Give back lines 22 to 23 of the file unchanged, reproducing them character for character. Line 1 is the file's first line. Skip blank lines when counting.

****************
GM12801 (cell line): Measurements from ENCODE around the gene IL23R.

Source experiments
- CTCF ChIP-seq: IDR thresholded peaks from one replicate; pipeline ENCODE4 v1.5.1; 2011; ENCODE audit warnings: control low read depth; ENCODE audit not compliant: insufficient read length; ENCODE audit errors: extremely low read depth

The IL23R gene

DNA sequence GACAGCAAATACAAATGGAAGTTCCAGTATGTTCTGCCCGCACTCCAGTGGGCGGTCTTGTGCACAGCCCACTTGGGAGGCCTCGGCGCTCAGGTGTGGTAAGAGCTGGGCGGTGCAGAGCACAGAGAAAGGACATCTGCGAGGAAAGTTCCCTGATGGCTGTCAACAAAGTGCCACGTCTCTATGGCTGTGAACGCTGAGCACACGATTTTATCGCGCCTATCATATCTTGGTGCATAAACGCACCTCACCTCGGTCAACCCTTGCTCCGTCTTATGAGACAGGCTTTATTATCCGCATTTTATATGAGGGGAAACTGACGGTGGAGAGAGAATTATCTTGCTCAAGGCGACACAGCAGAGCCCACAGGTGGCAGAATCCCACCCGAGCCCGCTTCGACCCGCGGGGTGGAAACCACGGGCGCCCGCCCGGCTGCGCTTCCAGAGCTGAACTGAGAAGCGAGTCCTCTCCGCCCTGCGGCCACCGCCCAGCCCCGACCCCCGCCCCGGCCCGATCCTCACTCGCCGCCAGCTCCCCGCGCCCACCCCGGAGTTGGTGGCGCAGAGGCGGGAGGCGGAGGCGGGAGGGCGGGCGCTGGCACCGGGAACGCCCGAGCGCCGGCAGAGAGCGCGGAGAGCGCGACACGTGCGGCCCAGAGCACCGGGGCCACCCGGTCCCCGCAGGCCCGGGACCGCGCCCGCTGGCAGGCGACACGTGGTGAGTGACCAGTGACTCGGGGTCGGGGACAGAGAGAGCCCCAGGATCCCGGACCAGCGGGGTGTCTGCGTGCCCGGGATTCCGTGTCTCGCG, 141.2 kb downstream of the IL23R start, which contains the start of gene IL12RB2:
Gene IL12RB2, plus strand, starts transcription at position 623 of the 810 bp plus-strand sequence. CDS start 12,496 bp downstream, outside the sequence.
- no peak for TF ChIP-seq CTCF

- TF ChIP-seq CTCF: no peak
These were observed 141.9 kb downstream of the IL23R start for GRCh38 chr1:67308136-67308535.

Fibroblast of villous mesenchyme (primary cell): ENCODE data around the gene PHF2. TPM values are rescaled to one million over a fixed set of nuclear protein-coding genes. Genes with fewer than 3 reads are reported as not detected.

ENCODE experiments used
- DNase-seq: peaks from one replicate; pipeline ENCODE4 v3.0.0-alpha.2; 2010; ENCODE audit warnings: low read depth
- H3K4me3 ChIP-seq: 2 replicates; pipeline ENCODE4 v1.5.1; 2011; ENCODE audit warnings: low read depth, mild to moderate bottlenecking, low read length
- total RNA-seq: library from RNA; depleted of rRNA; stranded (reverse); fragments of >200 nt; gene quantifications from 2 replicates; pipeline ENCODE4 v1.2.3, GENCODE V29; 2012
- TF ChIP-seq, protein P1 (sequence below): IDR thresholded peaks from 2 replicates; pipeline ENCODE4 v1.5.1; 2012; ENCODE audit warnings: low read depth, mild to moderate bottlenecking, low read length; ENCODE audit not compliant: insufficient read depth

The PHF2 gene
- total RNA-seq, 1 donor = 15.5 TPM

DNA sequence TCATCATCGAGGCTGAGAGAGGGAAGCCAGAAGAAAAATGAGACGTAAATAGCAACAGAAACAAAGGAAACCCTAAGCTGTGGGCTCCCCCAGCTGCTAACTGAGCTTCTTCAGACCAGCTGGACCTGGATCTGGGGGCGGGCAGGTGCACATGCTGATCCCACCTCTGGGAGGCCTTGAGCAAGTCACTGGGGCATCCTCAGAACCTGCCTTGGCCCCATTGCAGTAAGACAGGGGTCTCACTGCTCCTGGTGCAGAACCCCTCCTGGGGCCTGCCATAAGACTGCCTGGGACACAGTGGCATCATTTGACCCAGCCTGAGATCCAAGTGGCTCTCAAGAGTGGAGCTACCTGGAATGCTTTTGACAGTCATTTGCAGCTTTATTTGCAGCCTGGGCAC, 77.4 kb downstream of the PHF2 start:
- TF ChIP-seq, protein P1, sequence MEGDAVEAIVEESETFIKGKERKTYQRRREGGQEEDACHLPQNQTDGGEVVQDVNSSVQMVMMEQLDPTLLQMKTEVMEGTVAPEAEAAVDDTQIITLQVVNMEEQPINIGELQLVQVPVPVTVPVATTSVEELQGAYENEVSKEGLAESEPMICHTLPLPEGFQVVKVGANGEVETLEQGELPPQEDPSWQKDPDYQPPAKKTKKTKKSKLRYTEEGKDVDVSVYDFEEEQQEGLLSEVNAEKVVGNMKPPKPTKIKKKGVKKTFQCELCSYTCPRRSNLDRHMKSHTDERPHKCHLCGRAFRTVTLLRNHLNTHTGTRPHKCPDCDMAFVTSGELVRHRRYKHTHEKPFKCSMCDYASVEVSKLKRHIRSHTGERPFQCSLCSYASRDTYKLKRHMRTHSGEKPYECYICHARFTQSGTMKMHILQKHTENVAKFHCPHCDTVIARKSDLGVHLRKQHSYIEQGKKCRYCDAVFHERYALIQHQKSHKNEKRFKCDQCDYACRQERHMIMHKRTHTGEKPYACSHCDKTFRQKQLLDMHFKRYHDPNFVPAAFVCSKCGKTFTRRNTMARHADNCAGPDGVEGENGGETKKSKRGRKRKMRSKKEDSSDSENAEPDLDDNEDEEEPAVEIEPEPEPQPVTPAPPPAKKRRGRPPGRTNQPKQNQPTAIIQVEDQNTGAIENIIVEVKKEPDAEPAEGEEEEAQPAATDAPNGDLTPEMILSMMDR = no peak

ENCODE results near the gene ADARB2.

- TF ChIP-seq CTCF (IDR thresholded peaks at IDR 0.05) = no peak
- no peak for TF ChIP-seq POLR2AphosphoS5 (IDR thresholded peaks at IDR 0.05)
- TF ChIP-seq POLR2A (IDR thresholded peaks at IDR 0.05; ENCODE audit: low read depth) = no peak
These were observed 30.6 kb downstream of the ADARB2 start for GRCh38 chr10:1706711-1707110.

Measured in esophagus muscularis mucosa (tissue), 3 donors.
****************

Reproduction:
- no peak for TF ChIP-seq POLR2AphosphoS5 (IDR thresholded peaks at IDR 0.05)
- TF ChIP-seq POLR2A (IDR thresholded peaks at IDR 0.05; ENCODE audit: low read depth) = no peak